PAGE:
A new analysis says Florida has the best drivers in the nation after Rhode Island. The folks behind the number-crunching at car insurance shopping site Quotewizard almost can’t believe it themselves.
“Florida is best known for two things: the “Florida Man” headlines generated by its eccentric residents, and its many retirees, ” their explanation goes. “You wouldn’t expect either of these demographics to produce excellent driving stats, but this sunny state has the second-best driving record in the U.S. What’s keeping them from being number one in the country? Their fatality stats are notably higher than Rhode Island’s, but according to our data points Floridians actually get fewer citations.”
The ways of measuring best and worst can of course vary depending on what data you use and how you analyze it. Florida has ranked among the worst-driver states in the not-so-distant past, such as No. 3 bad in 2011 as rated by carinsurancecomparison.com. Yet there may be a trend emerging: the same group had Florida drivers moving into the top 20 best by last year.
In this case, Quotewizard said it ranked the states based on more than 2 million data points relating to total accidents, speeding tickets, DUI, citations and fatalities.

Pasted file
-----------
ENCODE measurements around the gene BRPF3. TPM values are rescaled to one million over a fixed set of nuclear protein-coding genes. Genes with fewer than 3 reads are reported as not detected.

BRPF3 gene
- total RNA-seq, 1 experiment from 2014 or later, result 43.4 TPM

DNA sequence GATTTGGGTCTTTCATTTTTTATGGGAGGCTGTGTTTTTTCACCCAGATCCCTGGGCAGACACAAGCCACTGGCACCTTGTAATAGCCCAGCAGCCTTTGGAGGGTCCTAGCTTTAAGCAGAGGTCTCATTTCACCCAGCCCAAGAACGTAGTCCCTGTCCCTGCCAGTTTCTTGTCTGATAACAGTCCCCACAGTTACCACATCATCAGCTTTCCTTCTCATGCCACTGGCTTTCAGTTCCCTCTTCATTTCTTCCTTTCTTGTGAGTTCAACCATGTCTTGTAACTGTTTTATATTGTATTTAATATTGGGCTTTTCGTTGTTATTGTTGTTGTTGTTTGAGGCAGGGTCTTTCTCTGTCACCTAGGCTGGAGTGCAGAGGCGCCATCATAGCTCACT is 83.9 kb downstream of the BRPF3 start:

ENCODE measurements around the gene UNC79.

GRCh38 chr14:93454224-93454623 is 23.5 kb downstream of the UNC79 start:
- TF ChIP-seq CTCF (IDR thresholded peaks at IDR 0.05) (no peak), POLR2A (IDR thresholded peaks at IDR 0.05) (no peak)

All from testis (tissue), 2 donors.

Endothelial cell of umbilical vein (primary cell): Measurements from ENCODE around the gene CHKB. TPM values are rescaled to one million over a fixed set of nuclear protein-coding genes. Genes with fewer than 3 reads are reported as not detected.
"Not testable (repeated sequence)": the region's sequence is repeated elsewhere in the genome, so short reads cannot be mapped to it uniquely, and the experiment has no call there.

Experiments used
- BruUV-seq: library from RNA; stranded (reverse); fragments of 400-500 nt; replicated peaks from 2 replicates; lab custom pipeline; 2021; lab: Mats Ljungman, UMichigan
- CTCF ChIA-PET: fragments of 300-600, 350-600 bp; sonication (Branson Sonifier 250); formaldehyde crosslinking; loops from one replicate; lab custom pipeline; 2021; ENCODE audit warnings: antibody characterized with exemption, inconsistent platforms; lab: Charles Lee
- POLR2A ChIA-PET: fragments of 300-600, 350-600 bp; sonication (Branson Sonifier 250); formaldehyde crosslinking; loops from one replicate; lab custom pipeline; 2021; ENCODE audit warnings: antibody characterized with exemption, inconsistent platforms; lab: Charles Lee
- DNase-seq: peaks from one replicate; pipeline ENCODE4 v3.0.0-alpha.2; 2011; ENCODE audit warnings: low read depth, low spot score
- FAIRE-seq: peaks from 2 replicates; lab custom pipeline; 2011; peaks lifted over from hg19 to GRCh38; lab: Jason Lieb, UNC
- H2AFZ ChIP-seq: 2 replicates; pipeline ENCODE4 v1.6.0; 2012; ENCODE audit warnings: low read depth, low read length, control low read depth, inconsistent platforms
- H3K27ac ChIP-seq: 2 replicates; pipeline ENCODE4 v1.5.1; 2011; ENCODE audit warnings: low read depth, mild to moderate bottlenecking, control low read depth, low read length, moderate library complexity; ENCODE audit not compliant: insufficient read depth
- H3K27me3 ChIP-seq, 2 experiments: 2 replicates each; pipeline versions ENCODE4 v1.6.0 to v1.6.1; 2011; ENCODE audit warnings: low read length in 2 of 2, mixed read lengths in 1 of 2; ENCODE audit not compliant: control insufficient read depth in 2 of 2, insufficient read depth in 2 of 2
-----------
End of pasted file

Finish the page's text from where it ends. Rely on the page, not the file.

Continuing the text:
If Florida drivers truly do deserve a little credit, many would like to see it reflected in their car insurance bills. Yet Floridians pay the fourth highest premiums among the states.
Why? Pull up a chair. Florida is one of a handful of states with a no-fault system, meaning drivers are required to pay for $10,000 of coverage for minor injuries no matter how much health insurance they already have. The Personal Injury Protection system has been preyed upon by a whole cottage industry dedicated to bleeding it dry, ranging from accident fakers to exorbitant costs for hospital scans that can use up the entire benefit in one day.
Giving a decent and proper burial to the PIP requirement — even while asking Floridians to pay a little more for coverage such as bodily-injury liability — could save drivers a net $81 per car or close to $1 billion a year, The Palm Beach Post reported about a $125,000 actuarial study this year. Consumers who care about this may want to tell their state legislators, who have the power to retire PIP in the session that begins in early 2017.